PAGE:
From “The House of God,” Sermons Preached in Country Churches, 329-331
In the earlier ages of [the people of Israel’s] commonwealth, the temptation came through the sun and the stars which showed them the seasons when they were to sow and reap, through the animals which worked for them. They supposed that God must be like some of these. In the later times of the commonwealth, it came from the trade spirit. Their buying and selling absorbed their whole souls. To both periods the description of their own prophet is equally applicable: “They forgot God their Redeemer.”
And in forgetting him they forgot their humanity. The nobleness and freedom which belongs to people cannot remain when they are busy only about things that are beneath them, things that they can hold and grasp, things that are changing and perishing every hour, things that one man has, and another wants. When these things get the mastery over us, when our thought is how we can get the most of them, how we can best exchange one of them for another, we do not lose our religion, but it becomes a trading, bargaining religion; a religion like that we read of in the Bible, of the nations who worshipped at hill altars, who cried and cut themselves with stones to make their gods hear. It ceases to be the worship of a Deliverer and a Father; it becomes the worship of superstitious slaves, not of courageous men.
Every church stands up to bear witness against such a religion as this. It stands up to say to prince and peasant, to him who has no house and to him who has one, “The Father who is rich in grace and goodness, who so loved the world that he sent His only begotten Son to save it, has given this land to you all to keep it and till it and improve it for him. All your works and toils as professional men, tradesmen, or handicraftsmen, are given you by him. All are honorable and precious in his sight. There is nothing so great, nothing so lowlu, but that he cares for it, and will make it minister for your good. Evil and misery and baseness come when your Father’s house comes to be regarded as a house of merchandise. Evil and misery and baseness come when you forget that the God of heaven and earth cares that you should be right and true people, that you should know his name and show forth his image.”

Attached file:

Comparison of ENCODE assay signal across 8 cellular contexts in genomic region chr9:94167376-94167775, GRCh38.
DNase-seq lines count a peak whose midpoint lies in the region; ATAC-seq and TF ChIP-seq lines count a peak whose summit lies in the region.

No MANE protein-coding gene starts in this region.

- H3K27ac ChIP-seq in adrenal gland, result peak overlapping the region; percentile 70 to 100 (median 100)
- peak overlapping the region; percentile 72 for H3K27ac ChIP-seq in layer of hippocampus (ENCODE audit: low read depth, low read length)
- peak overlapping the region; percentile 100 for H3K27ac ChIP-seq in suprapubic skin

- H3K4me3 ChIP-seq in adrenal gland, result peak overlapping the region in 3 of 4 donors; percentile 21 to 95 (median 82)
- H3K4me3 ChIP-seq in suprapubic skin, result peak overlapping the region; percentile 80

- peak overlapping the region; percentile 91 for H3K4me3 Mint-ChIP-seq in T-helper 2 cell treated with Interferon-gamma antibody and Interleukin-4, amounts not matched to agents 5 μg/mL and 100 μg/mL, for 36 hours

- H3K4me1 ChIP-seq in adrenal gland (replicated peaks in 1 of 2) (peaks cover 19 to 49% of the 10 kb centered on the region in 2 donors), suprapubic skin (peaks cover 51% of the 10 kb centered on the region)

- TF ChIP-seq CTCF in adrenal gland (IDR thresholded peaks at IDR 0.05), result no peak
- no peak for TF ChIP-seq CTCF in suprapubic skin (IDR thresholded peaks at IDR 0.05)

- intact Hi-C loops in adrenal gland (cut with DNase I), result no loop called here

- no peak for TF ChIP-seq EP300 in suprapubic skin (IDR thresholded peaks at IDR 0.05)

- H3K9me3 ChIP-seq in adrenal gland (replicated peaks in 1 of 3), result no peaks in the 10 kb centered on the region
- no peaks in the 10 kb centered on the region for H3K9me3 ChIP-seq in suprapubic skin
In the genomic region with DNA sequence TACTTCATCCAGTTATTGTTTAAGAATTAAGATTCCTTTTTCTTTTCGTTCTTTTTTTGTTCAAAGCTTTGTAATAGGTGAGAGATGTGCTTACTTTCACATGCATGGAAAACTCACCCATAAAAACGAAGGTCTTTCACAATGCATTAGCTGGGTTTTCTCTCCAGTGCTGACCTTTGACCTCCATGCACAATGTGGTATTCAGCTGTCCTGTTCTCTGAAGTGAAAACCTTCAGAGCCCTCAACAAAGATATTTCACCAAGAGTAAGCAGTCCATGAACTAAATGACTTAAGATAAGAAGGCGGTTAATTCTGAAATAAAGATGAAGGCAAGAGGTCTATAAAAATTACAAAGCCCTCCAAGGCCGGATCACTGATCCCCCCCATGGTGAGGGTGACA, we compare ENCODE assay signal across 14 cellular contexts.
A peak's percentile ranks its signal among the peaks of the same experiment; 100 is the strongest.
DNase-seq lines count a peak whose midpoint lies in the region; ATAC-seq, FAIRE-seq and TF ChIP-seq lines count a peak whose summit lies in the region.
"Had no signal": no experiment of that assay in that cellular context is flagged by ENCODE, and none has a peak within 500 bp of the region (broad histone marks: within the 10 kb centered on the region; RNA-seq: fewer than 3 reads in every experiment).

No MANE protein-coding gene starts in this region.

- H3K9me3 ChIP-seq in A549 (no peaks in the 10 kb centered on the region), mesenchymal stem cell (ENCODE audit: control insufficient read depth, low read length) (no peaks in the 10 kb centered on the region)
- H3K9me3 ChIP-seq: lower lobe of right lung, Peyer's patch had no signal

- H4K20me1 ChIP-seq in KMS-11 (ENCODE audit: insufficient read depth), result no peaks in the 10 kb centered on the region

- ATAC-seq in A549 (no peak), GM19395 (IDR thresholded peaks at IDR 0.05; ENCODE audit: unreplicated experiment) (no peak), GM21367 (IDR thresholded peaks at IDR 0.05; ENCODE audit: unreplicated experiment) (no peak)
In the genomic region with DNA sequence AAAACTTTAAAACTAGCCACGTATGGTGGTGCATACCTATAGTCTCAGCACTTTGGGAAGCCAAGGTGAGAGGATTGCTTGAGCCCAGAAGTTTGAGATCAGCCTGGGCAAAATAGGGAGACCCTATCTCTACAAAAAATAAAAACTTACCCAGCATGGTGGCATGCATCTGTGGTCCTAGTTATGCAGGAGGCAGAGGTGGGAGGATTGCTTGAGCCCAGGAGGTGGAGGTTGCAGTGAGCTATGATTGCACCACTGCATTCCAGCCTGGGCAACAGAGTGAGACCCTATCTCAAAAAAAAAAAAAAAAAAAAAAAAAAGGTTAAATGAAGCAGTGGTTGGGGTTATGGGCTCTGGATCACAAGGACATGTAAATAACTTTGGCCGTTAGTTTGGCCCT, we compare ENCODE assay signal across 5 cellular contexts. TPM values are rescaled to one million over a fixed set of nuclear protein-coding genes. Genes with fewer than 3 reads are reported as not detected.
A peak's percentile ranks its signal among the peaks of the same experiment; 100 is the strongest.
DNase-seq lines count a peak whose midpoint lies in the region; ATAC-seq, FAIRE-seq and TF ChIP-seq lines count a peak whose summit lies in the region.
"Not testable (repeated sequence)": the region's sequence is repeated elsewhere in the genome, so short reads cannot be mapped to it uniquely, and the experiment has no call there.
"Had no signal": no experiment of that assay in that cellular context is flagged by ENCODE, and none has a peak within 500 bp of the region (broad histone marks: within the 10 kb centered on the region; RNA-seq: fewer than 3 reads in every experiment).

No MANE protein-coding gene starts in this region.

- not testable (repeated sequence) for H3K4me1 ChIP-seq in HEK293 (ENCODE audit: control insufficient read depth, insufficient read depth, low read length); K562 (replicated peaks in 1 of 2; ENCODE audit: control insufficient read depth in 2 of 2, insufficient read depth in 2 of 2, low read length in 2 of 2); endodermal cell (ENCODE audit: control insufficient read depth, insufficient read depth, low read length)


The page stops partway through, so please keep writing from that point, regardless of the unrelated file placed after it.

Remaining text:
Brothers and sisters, for the sake of the houses of merchandise—for the sake of that trade and commerce with which God has blessed this land, and which may be unspeakable blessings to it—I rejoice to see these houses rising up which are not houses of merchandise, but witnesses of a Father. Our trade and commerce have grown up through the toil and suffering of enterprising noble men, who have had courage to face dangers and wisdom to guard against them. Do not think that such courage and wisdom will remain to us if we become mere money worshippers.
That worship makes us fear where no fear is. It gives men no nerve in hours of peril. It takes away their foresight and makes them reckless gamblers. But what can take away fear and cowardice, but this belief that you cannot go out of the reach of his government who walked the waves, and healed sicknesses, and delivered from death; that death and the grave and hell have been visited by him who gave himself for us, and that he came back the conqueror of them all, to say, ” I ascend to my Father and your Father, to my God and to your God.” …